News From Terre Haute, Indiana

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June 5, 2010

Created in Terre Haute, history of iconic Coca-Cola bottle clouded



‘What is Coke made of?’

On the morning of June 28, 1915, Earl picked up the phone in the Root Glass mold shop, where he was the foreman and bottle designer. Owner Chapman J. Root summoned Earl to his office. There, Earl found Root, Samuelson and Edwards, along with the company’s sales manager and secretary. Root explained that Coca-Cola had invited 30 glass companies to submit a “new and distinctive” design for its bottle.

Whoever creates the winning design would get a “leather medal,” Root joked.

During the meeting, Samuelson asked, in his thick Swedish accent, “What is Coca-Cola made of?” (That question, Norman Dean concluded, marked Samuelson’s only contribution to the process.) As owner of a major Coca-Cola bottle supplier, Root knew the primary ingredients were extracts of the coca leaf and kola nuts. But Root and the others had no idea what coca leaves or kola nuts looked like. So Root sent Edwards and Dean to the Emeline Fairbanks Library in a car driven by his chauffeur. Their mission was to find a picture of the Coca-Cola contents.

The choice of Earl Dean was obvious, the book explains, because he was Root’s bottle designer. Edwards, a former schoolteacher, was likely sent, too, because he knew his way around libraries.

Earl and the auditor found no depiction of coca leaves or kola nuts in the Encyclopedia Britannica. But on Page 628 they spotted a “cocoa” tree branch, bearing pods. The entry says cocoa seeds produce a beverage “fit for the gods.” Those pods caught their attention. Edwards asked Earl if he could design a bottle based on the cocoa pods, and Earl said he could.

Because the encyclopedia couldn’t be checked out at the library, Earl had to sketch a bottle incorporating the pod into its bulging middle, with 10 long ribs running down to the base. (In an odd twist of fate, the plant used as a basis for the bottle — cocoa — is not the same as coca, and is not an ingredient in Coca-Cola. Statements made by the men involved, reviewed by Norman Dean, indicate they never realized the historic error.)

Once back at the glass factory, Dean showed his drawing to Root. He then learned from his boss — it was Monday — that the project had a seemingly impossible deadline. A prototype of the bottle had to be produced before noon Wednesday, when a strict plant union rule would force a daylong, end-of-the-month cleaning of the glass holding tanks. The task was called a “fire out.”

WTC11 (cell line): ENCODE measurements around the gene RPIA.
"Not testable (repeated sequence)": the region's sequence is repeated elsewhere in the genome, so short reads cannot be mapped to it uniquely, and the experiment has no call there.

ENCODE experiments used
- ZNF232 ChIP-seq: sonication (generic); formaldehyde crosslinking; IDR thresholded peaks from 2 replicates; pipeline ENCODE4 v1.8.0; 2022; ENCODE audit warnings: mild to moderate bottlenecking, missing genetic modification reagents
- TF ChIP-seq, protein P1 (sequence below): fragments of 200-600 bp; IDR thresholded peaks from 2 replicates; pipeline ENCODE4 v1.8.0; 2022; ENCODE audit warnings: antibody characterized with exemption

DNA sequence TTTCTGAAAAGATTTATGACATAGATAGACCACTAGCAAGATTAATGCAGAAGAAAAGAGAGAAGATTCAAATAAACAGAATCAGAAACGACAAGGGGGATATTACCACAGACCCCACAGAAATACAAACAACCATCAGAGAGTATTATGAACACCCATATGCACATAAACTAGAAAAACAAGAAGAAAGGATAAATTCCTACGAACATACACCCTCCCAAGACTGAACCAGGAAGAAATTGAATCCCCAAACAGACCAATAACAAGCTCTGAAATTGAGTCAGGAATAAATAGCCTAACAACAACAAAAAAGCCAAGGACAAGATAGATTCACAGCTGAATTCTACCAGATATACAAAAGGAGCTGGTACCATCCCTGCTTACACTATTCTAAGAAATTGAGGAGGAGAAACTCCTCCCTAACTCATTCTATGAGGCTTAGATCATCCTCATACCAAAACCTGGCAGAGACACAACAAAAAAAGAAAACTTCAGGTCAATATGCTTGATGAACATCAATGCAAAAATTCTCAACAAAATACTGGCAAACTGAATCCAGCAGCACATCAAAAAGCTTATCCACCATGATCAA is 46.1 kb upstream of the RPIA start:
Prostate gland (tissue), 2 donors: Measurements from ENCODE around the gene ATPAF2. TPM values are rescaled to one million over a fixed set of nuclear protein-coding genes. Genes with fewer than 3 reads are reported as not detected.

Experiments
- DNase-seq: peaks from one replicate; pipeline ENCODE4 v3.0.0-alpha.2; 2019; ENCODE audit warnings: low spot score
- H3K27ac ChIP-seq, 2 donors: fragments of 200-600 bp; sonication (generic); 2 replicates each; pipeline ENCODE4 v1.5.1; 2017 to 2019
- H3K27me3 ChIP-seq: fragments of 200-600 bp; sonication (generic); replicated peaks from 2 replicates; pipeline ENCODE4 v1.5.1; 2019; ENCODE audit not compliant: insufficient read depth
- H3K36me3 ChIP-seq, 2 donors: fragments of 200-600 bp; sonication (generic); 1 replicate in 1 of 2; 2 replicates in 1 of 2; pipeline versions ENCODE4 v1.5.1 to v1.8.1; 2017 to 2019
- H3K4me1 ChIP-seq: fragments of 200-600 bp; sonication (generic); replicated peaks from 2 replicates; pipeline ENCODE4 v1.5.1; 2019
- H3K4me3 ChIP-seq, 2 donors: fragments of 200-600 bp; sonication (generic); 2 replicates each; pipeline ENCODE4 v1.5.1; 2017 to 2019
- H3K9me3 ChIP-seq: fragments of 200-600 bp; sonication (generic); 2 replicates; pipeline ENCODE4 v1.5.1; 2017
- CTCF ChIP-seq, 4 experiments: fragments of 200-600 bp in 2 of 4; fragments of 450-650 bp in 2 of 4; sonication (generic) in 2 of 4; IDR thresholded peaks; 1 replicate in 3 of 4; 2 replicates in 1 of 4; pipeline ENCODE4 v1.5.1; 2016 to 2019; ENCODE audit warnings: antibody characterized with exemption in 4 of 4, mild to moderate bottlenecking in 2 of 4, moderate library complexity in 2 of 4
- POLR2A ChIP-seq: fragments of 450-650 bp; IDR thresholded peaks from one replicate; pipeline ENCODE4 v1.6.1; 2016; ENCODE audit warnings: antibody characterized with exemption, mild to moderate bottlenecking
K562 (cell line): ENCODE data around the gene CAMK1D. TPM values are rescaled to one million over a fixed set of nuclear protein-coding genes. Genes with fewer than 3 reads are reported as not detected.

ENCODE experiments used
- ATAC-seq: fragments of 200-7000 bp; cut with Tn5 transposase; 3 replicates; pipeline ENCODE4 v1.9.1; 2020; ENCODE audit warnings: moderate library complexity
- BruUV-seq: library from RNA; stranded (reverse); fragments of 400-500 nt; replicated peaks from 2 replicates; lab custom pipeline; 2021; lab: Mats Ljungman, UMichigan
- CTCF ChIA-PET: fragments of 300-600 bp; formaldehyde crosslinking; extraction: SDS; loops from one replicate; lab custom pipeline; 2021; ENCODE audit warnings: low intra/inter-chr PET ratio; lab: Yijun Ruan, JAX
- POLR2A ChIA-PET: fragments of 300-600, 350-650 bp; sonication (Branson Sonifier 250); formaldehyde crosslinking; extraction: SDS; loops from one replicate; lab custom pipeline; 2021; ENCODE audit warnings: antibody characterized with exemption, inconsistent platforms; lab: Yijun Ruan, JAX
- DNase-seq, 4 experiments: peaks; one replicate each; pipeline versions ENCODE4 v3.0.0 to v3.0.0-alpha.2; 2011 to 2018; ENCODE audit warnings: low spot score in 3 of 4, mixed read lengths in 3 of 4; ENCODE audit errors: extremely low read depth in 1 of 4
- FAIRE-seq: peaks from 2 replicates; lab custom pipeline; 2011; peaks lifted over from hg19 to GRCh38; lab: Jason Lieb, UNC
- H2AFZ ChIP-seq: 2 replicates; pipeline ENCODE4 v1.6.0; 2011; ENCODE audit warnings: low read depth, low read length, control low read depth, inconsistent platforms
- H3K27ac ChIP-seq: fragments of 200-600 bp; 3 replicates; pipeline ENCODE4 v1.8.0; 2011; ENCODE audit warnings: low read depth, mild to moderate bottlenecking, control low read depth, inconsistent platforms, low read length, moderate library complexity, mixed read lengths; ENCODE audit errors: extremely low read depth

Root asked Earl if he could beat the deadline. “Well, I’ll do the best I can,” he answered. Root responded, “That’s fine, Earl. That’s fine.”

In less than two days, Earl R. Dean turned his pencil drawings into a glass model of the planet’s most familiar product. At one point, Earl worked 22 hours straight. He crafted a mold out of a block of cast iron, shaping the two halves with a surface grinder and lathe, and a hammer and chisel. By 11:30 a.m. Wednesday, he and the mold shop crew produced a dozen prototype bottles.

Earl beat the deadline. Later that summer, his design was overwhelmingly selected by the Coca-Cola judging committee.

Later, Dean narrowed the bulge in the bottle’s midsection and widened the base to make it more stable on a conveyer belt, the book explains.

The contour bottle royalties earned Root Glass 5 cents per gross of Coca-Cola, and Chapman J. Root became the wealthiest man in Indiana. He offered Earl a choice of a $500 bonus or a lifetime job. Earl, a loyal company guy who started working for Root Glass at age 14, chose the latter. But Root left the glass container industry in 1932, and Earl wound up working for the firm that moved into the plant — Owens-Illinois.

The two men admired each other.

Earl never sought, nor expected, fame or fortune for having designed the Coke bottle. “Earl was a very modest person,” said Zabowski. “It wasn’t he didn’t care about his family. It’s just that he didn’t think it was that important, because he’d designed hundreds of bottles.” Earl was, though, surprised to learn in 1971 that his former plant superintendent, Alexander Samuelson, was instead widely regarded as the bottle’s inventor.

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